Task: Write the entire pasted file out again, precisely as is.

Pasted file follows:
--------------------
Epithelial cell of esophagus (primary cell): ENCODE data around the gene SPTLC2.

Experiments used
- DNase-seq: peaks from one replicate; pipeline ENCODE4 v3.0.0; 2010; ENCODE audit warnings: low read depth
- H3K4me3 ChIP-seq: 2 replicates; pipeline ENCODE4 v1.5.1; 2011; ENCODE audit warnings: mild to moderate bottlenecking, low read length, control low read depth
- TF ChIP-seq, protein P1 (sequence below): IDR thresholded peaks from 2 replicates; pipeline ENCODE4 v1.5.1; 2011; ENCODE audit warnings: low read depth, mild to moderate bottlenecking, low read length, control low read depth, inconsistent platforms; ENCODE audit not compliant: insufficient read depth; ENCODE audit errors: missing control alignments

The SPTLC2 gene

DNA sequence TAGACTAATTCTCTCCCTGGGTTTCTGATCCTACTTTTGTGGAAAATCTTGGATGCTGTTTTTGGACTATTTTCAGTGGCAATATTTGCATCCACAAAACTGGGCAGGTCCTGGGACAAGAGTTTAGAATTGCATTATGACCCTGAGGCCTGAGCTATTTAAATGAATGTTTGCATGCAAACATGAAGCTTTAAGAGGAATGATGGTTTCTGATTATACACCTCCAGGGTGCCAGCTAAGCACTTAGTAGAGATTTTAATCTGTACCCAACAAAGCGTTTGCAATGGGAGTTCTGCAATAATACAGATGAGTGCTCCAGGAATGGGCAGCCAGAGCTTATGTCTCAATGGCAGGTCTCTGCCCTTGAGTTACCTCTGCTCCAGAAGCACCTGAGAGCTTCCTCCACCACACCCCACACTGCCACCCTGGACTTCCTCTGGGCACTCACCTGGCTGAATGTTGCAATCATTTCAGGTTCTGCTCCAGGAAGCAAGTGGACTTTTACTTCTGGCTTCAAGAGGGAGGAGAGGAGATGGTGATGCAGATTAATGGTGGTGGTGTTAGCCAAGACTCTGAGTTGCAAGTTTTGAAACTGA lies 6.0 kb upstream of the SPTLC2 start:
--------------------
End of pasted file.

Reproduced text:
Epithelial cell of esophagus (primary cell): ENCODE data around the gene SPTLC2.

Experiments used
- DNase-seq: peaks from one replicate; pipeline ENCODE4 v3.0.0; 2010; ENCODE audit warnings: low read depth
- H3K4me3 ChIP-seq: 2 replicates; pipeline ENCODE4 v1.5.1; 2011; ENCODE audit warnings: mild to moderate bottlenecking, low read length, control low read depth
- TF ChIP-seq, protein P1 (sequence below): IDR thresholded peaks from 2 replicates; pipeline ENCODE4 v1.5.1; 2011; ENCODE audit warnings: low read depth, mild to moderate bottlenecking, low read length, control low read depth, inconsistent platforms; ENCODE audit not compliant: insufficient read depth; ENCODE audit errors: missing control alignments

The SPTLC2 gene

DNA sequence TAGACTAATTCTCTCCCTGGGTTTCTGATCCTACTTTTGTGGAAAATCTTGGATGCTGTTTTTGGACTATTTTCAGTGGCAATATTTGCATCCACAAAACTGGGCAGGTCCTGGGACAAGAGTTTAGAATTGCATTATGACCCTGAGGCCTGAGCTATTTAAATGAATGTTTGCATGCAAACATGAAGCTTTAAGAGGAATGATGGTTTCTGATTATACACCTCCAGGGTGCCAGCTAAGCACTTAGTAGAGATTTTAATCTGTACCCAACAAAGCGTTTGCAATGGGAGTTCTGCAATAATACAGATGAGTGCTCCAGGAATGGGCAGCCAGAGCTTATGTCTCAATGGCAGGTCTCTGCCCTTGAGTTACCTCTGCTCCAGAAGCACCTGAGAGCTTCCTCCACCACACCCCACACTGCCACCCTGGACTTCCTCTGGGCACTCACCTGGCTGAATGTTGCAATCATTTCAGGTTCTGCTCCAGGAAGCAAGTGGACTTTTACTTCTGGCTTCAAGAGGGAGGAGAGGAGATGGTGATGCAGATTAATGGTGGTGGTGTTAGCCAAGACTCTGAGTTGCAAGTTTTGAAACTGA lies 6.0 kb upstream of the SPTLC2 start: